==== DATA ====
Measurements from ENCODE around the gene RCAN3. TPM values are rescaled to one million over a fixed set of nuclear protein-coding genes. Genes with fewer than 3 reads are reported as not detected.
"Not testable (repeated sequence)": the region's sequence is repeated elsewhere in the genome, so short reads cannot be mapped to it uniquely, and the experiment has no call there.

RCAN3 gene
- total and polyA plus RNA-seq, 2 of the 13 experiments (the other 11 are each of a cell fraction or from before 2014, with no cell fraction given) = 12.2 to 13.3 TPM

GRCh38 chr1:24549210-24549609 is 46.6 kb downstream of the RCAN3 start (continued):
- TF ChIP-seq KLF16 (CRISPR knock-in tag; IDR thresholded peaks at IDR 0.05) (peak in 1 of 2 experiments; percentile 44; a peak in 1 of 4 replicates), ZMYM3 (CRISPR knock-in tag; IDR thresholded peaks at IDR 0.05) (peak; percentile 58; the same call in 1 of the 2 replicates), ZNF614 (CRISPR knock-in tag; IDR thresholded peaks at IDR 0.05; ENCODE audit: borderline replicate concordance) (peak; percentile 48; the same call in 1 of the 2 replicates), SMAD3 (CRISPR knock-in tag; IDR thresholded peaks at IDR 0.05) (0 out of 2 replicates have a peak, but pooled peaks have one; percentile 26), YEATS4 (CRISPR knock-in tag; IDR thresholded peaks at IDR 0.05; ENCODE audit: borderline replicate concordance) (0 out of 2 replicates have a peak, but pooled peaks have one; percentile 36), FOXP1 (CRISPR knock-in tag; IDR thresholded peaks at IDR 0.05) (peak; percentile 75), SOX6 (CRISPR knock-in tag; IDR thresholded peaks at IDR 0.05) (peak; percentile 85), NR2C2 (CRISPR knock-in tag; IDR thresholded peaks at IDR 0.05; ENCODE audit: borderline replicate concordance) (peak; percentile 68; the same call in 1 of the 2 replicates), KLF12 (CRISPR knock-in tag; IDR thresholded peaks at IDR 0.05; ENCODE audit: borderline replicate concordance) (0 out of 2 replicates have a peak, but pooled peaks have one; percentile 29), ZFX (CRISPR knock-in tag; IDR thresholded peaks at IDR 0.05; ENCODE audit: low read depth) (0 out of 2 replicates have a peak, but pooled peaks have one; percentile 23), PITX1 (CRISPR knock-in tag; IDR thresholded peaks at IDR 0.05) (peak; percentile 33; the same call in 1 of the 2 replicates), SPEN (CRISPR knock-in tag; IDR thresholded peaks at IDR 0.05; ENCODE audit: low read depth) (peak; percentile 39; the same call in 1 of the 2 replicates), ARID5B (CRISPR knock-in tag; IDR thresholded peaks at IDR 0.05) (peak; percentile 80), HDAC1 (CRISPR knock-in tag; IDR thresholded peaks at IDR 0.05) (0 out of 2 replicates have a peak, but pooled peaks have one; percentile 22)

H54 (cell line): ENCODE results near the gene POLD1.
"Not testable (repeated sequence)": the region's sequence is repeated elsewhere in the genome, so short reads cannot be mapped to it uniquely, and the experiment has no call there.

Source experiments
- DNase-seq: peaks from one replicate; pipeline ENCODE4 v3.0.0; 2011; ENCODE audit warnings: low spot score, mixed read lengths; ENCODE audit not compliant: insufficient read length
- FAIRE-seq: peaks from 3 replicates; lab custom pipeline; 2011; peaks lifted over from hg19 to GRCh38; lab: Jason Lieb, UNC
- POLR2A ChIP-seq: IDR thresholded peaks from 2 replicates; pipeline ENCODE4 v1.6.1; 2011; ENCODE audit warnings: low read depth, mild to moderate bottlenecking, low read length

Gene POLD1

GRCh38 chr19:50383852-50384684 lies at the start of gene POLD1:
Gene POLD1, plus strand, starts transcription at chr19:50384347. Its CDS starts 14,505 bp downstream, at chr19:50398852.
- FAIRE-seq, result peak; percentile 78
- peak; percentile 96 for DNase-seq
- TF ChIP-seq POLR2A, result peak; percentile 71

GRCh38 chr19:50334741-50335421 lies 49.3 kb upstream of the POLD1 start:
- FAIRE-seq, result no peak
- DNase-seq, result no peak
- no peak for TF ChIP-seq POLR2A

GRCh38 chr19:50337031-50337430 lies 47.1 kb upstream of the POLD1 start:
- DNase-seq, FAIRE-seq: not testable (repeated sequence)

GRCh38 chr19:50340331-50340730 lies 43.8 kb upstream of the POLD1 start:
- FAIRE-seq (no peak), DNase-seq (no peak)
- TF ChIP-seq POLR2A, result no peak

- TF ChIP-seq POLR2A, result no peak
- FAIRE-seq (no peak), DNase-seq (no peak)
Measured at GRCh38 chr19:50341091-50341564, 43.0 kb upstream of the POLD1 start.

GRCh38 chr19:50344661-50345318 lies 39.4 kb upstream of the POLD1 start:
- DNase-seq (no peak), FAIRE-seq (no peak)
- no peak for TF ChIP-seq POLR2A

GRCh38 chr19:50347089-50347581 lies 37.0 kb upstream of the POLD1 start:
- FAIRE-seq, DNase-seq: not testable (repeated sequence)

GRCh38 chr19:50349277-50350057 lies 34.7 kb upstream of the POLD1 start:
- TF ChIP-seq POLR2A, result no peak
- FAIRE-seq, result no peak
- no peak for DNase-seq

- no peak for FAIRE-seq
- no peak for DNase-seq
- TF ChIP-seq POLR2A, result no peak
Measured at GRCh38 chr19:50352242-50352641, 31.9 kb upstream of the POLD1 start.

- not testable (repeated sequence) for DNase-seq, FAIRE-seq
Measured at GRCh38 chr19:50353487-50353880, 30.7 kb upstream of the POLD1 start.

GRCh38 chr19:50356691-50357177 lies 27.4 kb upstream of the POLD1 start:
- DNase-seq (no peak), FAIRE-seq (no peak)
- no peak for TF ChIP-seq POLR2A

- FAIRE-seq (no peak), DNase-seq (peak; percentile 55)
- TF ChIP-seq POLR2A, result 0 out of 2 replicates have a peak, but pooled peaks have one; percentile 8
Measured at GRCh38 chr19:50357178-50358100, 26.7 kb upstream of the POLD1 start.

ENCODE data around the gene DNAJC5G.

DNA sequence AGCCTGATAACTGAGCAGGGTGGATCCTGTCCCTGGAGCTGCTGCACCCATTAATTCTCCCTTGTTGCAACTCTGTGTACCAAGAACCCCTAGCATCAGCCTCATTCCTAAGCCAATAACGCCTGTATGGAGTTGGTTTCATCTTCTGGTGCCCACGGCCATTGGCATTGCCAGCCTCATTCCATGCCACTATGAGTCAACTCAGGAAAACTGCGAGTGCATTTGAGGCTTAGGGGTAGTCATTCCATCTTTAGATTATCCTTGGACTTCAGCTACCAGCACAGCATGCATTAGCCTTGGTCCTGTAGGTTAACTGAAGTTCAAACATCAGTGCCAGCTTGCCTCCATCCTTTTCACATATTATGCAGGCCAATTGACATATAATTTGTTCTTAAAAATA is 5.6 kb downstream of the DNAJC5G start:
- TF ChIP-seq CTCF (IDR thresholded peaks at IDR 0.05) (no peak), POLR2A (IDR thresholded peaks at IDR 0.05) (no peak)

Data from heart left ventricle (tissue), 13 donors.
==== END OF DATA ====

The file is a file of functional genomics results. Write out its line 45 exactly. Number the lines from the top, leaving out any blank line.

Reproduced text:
Measured at GRCh38 chr19:50353487-50353880, 30.7 kb upstream of the POLD1 start.